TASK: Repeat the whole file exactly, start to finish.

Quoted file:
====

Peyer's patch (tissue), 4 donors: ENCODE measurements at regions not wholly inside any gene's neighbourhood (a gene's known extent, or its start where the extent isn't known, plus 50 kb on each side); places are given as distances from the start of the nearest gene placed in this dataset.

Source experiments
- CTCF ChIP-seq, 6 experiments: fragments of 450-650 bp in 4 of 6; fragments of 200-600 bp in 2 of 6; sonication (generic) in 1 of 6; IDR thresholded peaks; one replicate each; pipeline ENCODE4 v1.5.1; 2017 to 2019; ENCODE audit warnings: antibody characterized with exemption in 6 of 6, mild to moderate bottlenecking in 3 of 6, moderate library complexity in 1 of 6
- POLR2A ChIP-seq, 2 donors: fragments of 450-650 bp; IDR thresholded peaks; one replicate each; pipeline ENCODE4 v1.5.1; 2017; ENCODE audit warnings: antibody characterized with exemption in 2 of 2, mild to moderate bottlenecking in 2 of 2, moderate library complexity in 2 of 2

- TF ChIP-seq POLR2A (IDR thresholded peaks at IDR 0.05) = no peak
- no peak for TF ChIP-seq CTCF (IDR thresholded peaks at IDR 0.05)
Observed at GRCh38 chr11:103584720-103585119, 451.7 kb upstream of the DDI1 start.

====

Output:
Peyer's patch (tissue), 4 donors: ENCODE measurements at regions not wholly inside any gene's neighbourhood (a gene's known extent, or its start where the extent isn't known, plus 50 kb on each side); places are given as distances from the start of the nearest gene placed in this dataset.

Source experiments
- CTCF ChIP-seq, 6 experiments: fragments of 450-650 bp in 4 of 6; fragments of 200-600 bp in 2 of 6; sonication (generic) in 1 of 6; IDR thresholded peaks; one replicate each; pipeline ENCODE4 v1.5.1; 2017 to 2019; ENCODE audit warnings: antibody characterized with exemption in 6 of 6, mild to moderate bottlenecking in 3 of 6, moderate library complexity in 1 of 6
- POLR2A ChIP-seq, 2 donors: fragments of 450-650 bp; IDR thresholded peaks; one replicate each; pipeline ENCODE4 v1.5.1; 2017; ENCODE audit warnings: antibody characterized with exemption in 2 of 2, mild to moderate bottlenecking in 2 of 2, moderate library complexity in 2 of 2

- TF ChIP-seq POLR2A (IDR thresholded peaks at IDR 0.05) = no peak
- no peak for TF ChIP-seq CTCF (IDR thresholded peaks at IDR 0.05)
Observed at GRCh38 chr11:103584720-103585119, 451.7 kb upstream of the DDI1 start.